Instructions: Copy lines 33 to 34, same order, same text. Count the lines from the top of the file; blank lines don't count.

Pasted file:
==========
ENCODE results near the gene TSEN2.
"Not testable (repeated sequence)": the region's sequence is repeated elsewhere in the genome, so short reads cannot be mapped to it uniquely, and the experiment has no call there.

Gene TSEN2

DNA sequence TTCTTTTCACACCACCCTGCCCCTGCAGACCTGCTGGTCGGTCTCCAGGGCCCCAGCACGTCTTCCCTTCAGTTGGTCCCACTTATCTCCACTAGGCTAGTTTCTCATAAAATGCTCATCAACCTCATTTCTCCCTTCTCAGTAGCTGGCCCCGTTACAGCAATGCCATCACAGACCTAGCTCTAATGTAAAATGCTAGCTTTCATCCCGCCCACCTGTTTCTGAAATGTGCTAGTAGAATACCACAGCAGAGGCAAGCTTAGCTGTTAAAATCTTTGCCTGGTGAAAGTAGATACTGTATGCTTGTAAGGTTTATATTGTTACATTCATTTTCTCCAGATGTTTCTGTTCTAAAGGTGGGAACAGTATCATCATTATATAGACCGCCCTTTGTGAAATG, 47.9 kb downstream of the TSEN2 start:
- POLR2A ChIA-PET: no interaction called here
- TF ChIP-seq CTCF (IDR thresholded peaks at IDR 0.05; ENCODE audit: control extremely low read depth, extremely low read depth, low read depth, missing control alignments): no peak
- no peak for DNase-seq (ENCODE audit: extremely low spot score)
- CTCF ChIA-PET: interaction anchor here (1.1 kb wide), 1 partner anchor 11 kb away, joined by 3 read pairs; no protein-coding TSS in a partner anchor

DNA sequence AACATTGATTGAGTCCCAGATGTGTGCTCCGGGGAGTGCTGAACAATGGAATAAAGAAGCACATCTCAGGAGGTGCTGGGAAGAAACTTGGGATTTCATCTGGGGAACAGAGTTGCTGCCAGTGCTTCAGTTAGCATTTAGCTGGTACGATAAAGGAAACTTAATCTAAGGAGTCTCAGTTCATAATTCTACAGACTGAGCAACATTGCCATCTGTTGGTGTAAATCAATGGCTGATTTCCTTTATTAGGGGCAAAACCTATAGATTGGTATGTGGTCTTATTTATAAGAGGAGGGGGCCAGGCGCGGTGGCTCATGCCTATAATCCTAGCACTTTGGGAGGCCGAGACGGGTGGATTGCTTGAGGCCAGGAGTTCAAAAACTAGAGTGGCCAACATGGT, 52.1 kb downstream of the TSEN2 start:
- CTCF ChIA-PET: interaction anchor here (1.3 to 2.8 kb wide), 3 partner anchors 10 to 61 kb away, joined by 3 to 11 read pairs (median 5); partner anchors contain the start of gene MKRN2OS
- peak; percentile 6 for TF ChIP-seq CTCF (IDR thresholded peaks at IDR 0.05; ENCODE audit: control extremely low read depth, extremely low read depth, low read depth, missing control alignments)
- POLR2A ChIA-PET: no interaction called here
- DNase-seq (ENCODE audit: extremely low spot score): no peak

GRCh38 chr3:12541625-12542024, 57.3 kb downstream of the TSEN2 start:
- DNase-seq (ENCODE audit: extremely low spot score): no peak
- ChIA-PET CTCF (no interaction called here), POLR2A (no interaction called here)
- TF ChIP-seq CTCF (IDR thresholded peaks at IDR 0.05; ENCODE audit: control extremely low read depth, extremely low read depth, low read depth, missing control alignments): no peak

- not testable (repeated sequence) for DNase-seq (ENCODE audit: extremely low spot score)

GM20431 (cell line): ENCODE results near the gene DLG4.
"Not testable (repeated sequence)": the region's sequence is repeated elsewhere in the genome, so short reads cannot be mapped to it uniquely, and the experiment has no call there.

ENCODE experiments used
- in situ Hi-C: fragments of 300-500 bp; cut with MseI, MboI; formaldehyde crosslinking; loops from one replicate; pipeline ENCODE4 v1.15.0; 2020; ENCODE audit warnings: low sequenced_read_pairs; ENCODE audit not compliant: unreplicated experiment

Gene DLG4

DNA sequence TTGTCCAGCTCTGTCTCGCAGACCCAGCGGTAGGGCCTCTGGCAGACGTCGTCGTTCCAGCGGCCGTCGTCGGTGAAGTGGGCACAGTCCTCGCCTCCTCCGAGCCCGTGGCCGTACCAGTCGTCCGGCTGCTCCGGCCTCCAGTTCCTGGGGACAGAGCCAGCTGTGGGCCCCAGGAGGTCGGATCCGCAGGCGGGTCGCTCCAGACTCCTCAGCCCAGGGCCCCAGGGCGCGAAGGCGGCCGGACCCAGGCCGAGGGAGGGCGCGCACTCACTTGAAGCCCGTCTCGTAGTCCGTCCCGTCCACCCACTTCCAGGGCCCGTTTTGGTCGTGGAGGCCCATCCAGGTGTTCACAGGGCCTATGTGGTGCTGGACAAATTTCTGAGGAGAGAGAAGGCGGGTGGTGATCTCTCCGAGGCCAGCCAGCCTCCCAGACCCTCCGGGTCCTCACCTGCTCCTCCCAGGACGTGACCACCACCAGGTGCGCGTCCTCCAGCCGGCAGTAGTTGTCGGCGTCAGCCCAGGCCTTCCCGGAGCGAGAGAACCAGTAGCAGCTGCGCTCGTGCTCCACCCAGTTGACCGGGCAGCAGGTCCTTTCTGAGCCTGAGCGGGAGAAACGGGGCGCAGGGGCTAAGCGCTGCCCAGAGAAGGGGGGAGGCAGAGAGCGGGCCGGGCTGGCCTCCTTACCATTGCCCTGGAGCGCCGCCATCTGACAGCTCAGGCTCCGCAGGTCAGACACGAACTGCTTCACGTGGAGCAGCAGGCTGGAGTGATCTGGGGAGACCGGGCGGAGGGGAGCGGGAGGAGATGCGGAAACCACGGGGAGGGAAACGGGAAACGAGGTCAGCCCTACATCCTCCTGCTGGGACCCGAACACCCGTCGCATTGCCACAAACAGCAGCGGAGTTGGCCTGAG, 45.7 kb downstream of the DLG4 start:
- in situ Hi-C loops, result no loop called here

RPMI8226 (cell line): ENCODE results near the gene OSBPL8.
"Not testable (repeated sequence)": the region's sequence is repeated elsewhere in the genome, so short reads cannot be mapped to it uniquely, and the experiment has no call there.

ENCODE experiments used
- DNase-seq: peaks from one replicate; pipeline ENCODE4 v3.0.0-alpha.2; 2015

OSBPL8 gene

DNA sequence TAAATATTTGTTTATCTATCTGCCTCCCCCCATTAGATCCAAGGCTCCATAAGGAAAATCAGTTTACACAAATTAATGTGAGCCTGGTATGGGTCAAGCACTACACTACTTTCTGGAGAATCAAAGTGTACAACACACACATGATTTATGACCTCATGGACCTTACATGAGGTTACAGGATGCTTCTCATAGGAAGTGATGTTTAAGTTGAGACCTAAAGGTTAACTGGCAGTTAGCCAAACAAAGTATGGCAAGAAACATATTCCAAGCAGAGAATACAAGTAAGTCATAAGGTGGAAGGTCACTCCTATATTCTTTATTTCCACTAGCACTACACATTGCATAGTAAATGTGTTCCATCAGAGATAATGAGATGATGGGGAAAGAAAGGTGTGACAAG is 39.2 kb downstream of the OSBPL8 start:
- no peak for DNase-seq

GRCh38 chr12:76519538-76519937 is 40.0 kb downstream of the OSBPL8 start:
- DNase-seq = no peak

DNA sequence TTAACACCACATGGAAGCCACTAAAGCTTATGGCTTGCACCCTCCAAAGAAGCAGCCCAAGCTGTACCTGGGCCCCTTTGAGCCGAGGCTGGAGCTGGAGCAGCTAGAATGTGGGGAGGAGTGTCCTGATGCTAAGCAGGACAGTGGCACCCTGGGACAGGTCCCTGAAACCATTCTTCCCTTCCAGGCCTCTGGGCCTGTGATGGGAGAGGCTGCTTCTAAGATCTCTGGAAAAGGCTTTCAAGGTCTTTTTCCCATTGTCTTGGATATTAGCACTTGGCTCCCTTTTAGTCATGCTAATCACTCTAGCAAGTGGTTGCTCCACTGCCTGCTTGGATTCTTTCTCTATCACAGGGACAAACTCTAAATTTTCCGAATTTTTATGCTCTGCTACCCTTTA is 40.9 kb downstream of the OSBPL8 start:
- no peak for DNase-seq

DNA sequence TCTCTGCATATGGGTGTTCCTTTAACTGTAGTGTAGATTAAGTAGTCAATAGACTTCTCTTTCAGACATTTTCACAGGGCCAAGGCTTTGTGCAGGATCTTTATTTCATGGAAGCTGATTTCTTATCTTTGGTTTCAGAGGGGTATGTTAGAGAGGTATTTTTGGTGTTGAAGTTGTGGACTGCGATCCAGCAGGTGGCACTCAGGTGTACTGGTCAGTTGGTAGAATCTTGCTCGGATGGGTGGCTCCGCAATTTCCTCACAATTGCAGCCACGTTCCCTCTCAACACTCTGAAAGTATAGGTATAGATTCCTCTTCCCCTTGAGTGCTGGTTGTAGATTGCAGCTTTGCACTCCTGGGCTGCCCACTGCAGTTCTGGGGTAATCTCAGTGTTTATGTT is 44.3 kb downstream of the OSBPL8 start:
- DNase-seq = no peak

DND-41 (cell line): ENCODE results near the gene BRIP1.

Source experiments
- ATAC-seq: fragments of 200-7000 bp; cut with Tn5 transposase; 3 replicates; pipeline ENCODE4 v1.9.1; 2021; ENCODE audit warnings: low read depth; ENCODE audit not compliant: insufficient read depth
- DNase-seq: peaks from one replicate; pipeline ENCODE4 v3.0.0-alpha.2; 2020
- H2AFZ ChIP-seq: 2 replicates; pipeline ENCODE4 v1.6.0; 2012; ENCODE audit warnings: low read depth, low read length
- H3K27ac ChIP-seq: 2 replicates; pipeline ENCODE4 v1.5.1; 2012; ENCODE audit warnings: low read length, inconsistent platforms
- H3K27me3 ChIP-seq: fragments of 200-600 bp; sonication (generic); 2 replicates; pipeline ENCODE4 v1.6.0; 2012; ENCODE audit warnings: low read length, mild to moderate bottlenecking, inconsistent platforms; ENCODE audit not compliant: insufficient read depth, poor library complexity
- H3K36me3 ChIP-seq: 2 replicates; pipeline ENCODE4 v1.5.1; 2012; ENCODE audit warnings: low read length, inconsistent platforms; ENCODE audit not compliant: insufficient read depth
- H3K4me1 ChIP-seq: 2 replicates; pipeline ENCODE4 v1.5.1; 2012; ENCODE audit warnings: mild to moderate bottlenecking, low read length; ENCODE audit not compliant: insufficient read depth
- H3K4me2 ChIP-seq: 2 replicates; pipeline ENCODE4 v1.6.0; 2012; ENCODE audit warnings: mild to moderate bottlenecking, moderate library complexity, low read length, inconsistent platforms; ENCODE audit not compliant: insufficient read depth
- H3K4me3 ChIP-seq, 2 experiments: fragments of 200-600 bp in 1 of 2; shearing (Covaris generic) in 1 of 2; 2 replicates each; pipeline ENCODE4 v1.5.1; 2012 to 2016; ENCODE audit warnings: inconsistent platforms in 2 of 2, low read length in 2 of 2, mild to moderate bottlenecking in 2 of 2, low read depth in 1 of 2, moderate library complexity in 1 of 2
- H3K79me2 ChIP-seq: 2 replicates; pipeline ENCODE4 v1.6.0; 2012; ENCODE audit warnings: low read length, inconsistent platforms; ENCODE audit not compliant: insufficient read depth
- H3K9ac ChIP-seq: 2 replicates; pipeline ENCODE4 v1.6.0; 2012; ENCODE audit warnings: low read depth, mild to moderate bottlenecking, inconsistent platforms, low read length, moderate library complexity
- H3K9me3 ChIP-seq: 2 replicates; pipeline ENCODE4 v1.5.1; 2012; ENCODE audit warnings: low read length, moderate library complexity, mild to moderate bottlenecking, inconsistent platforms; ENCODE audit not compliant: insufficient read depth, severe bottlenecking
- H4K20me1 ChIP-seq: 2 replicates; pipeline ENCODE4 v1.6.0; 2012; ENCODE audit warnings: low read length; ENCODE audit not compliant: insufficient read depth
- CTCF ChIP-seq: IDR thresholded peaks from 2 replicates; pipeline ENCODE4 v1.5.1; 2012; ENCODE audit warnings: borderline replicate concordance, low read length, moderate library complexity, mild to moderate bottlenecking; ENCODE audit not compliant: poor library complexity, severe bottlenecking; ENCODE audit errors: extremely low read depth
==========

GRCh38 chr12:76519538-76519937 is 40.0 kb downstream of the OSBPL8 start:
- DNase-seq = no peak